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Europeans, Muslim Immigrants and the onus of European–Jewish Histories
Author: Amikam Nachmani

Relations between Europe and its Muslim minorities constitute an extensive focus for discussion both within and beyond the Continent. This book reports on the years mainly between 2005 and 2015 and focuses on the exploitation of recent European history when describing relations and the prospects for the nominally 'Christian' majority and Muslim minority. The discourse often references the Jews of Europe as a guiding precedent. The manifold references to the annals of the Jews during the 1930s, the Second World War and the Holocaust, used by both the Muslim minorities and the European 'white' (sic) majority presents an astonishing and instructive perspective. When researching Europe and its Muslim minorities, one is astonished by the alleged discrimination that the topic produces, in particular the expressions embodied in Islamophobia, Europhobia and anti-Semitism. The book focuses on the exemplary European realities surrounding the 'triangular' interactions and relations between the Europeans, Muslims and Jews. Pork soup, also known as 'identity soup', has been used as a protest in France and Belgium against multicultural life in Europe and against the Muslim migrants who allegedly enjoyed government benefits. If the majority on all sides of the triangle were to unite and marginalize the extreme points of the triangle, not by force but by goodwill, reason and patience, then in time the triangle would slowly but surely resolve itself into a circle. The Jews, Christians, Muslims and non-believers of Europe have before them a challenge.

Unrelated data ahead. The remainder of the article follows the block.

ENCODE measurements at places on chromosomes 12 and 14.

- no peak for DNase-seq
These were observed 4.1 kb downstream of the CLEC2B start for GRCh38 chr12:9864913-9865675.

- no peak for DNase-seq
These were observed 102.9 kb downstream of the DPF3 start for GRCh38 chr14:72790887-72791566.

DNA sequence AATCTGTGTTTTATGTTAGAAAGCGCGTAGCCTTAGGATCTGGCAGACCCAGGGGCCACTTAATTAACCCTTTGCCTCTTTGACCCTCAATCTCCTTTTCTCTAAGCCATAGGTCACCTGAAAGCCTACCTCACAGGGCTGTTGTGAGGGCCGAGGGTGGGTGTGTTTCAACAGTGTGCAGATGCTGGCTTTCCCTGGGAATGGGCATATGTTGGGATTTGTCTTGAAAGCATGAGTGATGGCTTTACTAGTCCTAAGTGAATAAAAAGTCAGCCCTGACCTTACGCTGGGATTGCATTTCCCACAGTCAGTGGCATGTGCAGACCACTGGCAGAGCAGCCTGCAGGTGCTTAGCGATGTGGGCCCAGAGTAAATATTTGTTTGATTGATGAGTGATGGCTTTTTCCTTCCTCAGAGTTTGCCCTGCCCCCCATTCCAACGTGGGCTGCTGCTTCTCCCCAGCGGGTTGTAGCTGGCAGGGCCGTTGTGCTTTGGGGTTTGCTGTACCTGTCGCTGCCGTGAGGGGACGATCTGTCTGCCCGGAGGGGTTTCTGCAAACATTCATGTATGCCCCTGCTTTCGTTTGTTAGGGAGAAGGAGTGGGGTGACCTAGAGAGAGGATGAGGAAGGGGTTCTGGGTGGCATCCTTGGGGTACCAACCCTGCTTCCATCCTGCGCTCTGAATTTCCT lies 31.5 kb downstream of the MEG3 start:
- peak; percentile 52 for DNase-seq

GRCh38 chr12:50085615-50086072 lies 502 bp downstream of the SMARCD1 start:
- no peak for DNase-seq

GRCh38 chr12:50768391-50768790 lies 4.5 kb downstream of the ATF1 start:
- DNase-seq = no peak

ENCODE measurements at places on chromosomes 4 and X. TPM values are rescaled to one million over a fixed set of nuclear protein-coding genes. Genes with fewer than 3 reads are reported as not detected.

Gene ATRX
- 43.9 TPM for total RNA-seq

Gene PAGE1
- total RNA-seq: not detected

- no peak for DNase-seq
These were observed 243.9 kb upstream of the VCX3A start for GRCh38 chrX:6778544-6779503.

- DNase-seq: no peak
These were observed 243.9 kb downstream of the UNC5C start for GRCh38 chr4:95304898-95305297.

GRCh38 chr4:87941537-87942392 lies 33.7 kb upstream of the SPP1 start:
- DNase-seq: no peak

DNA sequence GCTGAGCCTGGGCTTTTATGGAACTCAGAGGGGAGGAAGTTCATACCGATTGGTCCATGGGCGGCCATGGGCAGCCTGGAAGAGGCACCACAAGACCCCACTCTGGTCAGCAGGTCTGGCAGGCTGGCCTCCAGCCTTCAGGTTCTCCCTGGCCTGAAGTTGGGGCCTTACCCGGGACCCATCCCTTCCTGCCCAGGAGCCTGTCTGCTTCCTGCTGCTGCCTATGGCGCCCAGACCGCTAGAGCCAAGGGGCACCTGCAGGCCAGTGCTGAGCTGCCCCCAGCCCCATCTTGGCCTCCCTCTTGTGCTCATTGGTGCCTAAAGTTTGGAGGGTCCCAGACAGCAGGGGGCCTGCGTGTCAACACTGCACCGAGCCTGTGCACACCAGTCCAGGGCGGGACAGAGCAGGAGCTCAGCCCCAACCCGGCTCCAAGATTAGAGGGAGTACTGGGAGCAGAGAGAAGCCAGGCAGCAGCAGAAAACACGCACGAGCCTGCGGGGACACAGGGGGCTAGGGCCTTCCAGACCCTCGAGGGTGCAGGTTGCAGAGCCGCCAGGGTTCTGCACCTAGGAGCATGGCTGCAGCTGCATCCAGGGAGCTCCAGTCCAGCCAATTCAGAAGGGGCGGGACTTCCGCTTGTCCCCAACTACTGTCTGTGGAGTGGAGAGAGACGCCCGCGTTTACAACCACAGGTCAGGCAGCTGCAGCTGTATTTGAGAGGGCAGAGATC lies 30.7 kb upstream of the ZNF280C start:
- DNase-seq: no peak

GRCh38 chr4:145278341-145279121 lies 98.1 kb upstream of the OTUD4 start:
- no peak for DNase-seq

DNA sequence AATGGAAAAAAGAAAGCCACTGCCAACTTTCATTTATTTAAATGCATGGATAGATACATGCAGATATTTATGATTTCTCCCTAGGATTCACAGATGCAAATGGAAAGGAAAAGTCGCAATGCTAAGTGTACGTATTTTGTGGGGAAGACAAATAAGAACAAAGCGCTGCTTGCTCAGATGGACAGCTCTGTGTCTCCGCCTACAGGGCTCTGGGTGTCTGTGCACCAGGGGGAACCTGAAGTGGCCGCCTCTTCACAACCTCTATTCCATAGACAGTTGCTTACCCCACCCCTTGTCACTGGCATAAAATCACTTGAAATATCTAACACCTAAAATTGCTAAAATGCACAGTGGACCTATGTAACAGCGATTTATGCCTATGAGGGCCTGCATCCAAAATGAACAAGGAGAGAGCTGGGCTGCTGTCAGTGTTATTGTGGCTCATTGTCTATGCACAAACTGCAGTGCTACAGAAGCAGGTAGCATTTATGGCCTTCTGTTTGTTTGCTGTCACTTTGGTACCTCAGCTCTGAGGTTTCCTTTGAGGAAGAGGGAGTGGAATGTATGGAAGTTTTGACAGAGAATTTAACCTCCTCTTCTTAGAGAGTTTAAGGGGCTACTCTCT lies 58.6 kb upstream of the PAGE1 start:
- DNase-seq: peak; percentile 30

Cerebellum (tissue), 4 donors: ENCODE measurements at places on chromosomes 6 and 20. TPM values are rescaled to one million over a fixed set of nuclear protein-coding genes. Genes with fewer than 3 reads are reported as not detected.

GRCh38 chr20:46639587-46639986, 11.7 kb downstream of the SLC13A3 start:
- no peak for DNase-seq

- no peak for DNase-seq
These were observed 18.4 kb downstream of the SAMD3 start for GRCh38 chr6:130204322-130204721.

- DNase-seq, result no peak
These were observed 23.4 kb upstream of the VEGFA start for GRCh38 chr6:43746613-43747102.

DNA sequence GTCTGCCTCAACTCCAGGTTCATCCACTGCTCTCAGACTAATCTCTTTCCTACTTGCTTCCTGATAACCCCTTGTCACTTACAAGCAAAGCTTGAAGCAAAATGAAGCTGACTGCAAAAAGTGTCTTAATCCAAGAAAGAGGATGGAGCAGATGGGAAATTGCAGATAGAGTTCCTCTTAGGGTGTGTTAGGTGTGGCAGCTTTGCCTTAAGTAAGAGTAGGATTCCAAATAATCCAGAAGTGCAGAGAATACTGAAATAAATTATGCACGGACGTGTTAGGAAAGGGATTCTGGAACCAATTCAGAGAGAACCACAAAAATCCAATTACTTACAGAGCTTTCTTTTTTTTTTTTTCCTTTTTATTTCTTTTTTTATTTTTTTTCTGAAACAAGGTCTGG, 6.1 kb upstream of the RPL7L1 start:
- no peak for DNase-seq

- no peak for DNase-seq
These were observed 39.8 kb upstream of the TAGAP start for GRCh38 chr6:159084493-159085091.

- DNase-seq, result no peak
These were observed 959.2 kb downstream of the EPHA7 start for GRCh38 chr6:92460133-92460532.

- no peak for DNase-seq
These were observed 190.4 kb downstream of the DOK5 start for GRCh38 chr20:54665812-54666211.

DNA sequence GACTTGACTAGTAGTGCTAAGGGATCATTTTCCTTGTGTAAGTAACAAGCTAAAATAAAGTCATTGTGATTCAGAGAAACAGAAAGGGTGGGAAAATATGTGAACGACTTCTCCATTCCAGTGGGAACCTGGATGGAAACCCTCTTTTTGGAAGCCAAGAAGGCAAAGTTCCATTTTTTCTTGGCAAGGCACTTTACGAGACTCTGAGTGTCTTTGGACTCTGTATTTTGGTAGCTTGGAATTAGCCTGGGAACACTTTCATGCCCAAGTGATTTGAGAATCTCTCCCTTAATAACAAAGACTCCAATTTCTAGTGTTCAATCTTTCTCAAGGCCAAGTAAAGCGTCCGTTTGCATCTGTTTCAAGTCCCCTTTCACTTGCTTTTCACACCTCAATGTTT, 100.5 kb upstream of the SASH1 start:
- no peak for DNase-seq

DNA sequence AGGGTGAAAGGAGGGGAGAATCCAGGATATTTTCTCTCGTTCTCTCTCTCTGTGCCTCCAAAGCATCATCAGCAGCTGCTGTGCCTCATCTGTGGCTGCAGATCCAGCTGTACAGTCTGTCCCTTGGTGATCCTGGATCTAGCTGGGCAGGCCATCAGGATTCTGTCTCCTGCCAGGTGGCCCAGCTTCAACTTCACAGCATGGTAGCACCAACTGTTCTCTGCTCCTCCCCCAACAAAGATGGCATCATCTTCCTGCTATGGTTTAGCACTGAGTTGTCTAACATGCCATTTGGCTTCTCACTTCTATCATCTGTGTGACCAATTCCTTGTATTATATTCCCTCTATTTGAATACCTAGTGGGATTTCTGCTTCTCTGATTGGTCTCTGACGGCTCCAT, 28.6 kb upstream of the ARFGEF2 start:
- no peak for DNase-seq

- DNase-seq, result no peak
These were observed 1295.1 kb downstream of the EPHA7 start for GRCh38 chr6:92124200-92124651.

Youth, pop and the rise of Madchester
Author: Steve Redhead

Madchester may have been born at the Haçienda in the summer of 1988, but the city had been in creative ferment for almost a decade prior to the rise of Acid House. The End-of-the-Century Party is the definitive account of a generational shift in popular music and youth culture, what it meant and what it led to. First published right after the Second Summer of Love, it tells the story of the transition from New Pop to the Political Pop of the mid-1980s and its deviant offspring, Post-Political Pop. Resisting contemporary proclamations about the end of youth culture and the rise of a new, right-leaning conformism, the book draws on interviews with DJs, record company bosses, musicians, producers and fans to outline a clear transition in pop thinking, a move from an obsession with style, packaging and synthetic sounds to content, socially conscious lyrics and a new authenticity.

This edition is framed by a prologue by Tara Brabazon, which asks how we can reclaim the spirit, energy and authenticity of Madchester for a post-youth, post-pop generation. It is illustrated with iconic photographs by Kevin Cummins.